Functional electrical stimulation (FES) is a treatment that applies small electrical charges to the leg to improve mobility in people who have difficulties with walking arising from damage in their brain or spinal cord. In MS it is mostly used as a treatment for foot drop.
What is FES?
Functional electrical stimulation (FES) uses small electrical signals to stimulate the nerves in the leg, causing the muscles to contract and produce a movement that can help walking. In MS, the most common use of FES is as a treatment for foot drop where disruptions in the nerve pathways between the legs and brain which means the front of your foot cannot be lifted to the correct angle when walking.
An FES device consists of a control box, about the size of a pack of cards, which is either worn on your leg or around your waist. Connected to this control box is a sensor worn in your shoe (heel switch) which detects pressure changes as the foot starts to move, then electrodes attached to the skin below the knee apply the electrical signals to the leg. If you have foot drop, these signals can, for some people, help lift the foot to the correct angle for taking a step and prevent it dragging on the ground.
There is also a version of FES available that uses a nerve stimulator that is surgically implanted. However the versions that are worn are much more commonly used, and wired as well as wireless versions are now available.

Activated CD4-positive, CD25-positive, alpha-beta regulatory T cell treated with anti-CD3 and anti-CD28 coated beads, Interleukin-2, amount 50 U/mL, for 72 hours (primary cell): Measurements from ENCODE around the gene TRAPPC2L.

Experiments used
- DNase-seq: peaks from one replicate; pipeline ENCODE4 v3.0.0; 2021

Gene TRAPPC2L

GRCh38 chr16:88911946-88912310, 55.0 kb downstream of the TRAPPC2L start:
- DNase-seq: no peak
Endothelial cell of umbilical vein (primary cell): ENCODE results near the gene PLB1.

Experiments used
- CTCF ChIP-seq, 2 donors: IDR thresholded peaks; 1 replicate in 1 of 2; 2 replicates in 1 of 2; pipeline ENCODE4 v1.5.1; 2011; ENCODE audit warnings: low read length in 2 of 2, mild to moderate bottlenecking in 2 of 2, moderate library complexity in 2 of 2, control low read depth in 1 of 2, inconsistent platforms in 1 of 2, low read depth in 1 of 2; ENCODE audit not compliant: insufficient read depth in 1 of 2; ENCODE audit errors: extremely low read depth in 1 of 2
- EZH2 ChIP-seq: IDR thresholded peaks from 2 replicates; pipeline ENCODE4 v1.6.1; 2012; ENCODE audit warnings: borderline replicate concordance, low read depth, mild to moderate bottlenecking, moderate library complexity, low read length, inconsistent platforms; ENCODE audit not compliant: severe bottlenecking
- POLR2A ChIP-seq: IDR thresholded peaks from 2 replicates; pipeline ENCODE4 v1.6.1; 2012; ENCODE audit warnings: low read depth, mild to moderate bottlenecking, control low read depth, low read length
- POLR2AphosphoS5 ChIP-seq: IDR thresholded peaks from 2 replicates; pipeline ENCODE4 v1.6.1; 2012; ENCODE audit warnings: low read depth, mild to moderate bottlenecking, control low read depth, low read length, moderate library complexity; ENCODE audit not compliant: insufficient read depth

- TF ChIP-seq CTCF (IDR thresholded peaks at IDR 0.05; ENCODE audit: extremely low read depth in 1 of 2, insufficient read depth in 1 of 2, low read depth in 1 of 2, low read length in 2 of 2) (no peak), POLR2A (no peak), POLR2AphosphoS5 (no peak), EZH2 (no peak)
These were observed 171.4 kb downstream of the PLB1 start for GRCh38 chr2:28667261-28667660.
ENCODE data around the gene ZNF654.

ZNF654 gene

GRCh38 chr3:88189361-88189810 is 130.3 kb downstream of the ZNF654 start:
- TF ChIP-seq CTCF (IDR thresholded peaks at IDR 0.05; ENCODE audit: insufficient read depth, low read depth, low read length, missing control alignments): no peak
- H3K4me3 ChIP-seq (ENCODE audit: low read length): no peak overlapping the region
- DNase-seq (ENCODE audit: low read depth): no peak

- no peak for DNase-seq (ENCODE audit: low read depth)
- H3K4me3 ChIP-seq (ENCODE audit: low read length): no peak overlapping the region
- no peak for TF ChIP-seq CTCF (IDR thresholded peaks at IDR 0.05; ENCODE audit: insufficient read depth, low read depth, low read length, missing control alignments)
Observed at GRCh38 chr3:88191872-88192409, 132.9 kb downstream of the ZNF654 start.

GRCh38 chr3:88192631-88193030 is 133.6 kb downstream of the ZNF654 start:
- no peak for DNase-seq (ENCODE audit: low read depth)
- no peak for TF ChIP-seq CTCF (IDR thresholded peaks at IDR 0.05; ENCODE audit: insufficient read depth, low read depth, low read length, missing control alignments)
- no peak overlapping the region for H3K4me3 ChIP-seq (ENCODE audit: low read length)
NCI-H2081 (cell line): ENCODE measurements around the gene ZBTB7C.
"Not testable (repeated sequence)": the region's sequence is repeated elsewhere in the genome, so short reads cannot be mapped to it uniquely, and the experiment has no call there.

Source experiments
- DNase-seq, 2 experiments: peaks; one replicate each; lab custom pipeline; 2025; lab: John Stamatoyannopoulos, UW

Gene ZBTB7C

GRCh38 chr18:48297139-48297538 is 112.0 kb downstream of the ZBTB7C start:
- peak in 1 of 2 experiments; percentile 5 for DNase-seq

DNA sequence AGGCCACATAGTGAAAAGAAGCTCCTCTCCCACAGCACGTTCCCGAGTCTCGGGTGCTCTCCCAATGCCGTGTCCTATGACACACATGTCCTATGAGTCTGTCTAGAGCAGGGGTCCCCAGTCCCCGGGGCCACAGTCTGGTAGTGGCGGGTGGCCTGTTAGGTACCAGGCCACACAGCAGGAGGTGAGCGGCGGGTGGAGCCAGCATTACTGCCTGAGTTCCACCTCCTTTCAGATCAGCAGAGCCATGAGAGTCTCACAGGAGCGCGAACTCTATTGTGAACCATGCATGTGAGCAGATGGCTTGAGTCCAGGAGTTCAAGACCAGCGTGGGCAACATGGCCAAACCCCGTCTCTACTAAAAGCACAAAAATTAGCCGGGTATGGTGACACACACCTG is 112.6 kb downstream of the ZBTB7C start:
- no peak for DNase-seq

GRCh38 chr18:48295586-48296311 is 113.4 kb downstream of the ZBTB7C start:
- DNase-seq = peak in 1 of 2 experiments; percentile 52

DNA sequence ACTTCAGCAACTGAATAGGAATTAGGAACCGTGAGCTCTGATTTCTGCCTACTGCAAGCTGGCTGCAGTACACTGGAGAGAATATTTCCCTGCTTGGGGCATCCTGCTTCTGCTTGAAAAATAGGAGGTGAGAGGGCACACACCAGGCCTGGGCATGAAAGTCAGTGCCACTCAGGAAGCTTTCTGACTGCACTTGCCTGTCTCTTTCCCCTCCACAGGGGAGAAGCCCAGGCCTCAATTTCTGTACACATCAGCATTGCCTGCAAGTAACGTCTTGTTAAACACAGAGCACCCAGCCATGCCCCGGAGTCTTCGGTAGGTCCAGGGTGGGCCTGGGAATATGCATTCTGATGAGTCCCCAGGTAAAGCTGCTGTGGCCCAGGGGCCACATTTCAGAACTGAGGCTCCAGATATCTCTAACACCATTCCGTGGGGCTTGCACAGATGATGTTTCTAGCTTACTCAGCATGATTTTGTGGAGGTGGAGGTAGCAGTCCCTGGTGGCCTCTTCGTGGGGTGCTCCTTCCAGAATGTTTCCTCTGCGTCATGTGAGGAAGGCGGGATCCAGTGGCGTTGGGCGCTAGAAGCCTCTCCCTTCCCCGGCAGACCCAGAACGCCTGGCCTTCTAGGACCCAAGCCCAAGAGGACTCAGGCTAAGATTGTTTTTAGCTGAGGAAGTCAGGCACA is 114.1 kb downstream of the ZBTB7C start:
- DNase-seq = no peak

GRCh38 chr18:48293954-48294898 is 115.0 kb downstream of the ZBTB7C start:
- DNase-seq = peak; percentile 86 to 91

As well as being a treatment for foot drop FES can also be used in rehabilitation, complementing physiotherapy techniques, often to assist with movements in muscles that have become weak. This allows you to build up strength and range of movement. This may also help with reducing spasticity and sometimes in reducing swelling, depending on the cause.
Who can use FES?
If you have difficulty with walking due to foot drop, you may benefit from FES. However, as FES stimulates the existing nerves in the legs, it is important that your nerve fibres between the spinal cord and the muscles are not damaged. To be suitable for the treatment, you need to be able to walk, even if only for a few metres with a stick or crutch.
Typically you will have an initial assessment that lasts for about an hour to see if you are suitable for treatment and if you respond to the FES stimulation. If you do respond then you can start the treatment process. A health professional will set up the device with you and teach you how to use it. At first you may find it difficult and time consuming to put the device on and position the pads correctly, but this becomes easier with practice.
FES treatment can continue for as long as it is appropriate, as FES is safe to use in the long-term and some people have used FES for many years.